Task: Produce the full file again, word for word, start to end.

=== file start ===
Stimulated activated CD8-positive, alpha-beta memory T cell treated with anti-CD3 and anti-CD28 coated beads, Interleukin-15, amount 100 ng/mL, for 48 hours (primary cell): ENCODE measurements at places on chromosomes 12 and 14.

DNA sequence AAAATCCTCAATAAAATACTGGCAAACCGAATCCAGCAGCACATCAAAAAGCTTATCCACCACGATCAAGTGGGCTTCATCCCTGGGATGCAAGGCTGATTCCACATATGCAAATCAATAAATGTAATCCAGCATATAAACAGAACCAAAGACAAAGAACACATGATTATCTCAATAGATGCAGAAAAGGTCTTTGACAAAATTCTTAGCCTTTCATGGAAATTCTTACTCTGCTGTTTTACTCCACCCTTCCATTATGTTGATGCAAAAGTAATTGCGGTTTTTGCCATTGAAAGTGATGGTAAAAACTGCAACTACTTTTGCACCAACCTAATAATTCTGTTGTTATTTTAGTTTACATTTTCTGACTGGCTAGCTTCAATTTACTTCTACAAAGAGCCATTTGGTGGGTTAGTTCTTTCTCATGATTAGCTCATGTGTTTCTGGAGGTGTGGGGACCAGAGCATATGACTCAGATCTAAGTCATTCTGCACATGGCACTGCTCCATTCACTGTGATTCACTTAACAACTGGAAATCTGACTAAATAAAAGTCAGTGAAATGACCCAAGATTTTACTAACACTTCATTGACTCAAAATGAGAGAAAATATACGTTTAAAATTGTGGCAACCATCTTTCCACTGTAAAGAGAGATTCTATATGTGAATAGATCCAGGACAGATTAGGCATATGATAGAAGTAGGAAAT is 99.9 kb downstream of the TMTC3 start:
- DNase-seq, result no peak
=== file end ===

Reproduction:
Stimulated activated CD8-positive, alpha-beta memory T cell treated with anti-CD3 and anti-CD28 coated beads, Interleukin-15, amount 100 ng/mL, for 48 hours (primary cell): ENCODE measurements at places on chromosomes 12 and 14.

DNA sequence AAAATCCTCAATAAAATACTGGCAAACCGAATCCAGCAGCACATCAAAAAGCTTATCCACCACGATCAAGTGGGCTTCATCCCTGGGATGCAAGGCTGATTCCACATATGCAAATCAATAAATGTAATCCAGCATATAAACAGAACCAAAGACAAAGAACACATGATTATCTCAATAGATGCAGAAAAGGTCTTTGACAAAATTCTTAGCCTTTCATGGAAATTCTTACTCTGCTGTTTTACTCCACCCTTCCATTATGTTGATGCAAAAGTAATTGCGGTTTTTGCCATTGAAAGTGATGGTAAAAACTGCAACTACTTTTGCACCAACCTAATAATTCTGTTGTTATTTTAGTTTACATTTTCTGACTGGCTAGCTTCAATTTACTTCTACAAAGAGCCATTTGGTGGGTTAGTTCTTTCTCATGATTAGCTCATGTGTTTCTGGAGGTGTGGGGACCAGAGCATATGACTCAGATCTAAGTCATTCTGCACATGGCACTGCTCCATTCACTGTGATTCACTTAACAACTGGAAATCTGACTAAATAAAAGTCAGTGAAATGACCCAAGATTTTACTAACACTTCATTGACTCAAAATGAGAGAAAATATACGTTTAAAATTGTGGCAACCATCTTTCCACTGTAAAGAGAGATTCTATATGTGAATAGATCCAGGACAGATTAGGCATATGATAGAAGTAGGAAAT is 99.9 kb downstream of the TMTC3 start:
- DNase-seq, result no peak